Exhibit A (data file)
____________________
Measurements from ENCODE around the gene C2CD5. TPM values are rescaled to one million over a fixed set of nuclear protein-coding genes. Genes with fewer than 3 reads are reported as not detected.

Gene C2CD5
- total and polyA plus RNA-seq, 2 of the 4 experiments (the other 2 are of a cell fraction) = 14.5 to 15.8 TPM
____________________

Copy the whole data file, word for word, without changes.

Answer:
Measurements from ENCODE around the gene C2CD5. TPM values are rescaled to one million over a fixed set of nuclear protein-coding genes. Genes with fewer than 3 reads are reported as not detected.

Gene C2CD5
- total and polyA plus RNA-seq, 2 of the 4 experiments (the other 2 are of a cell fraction) = 14.5 to 15.8 TPM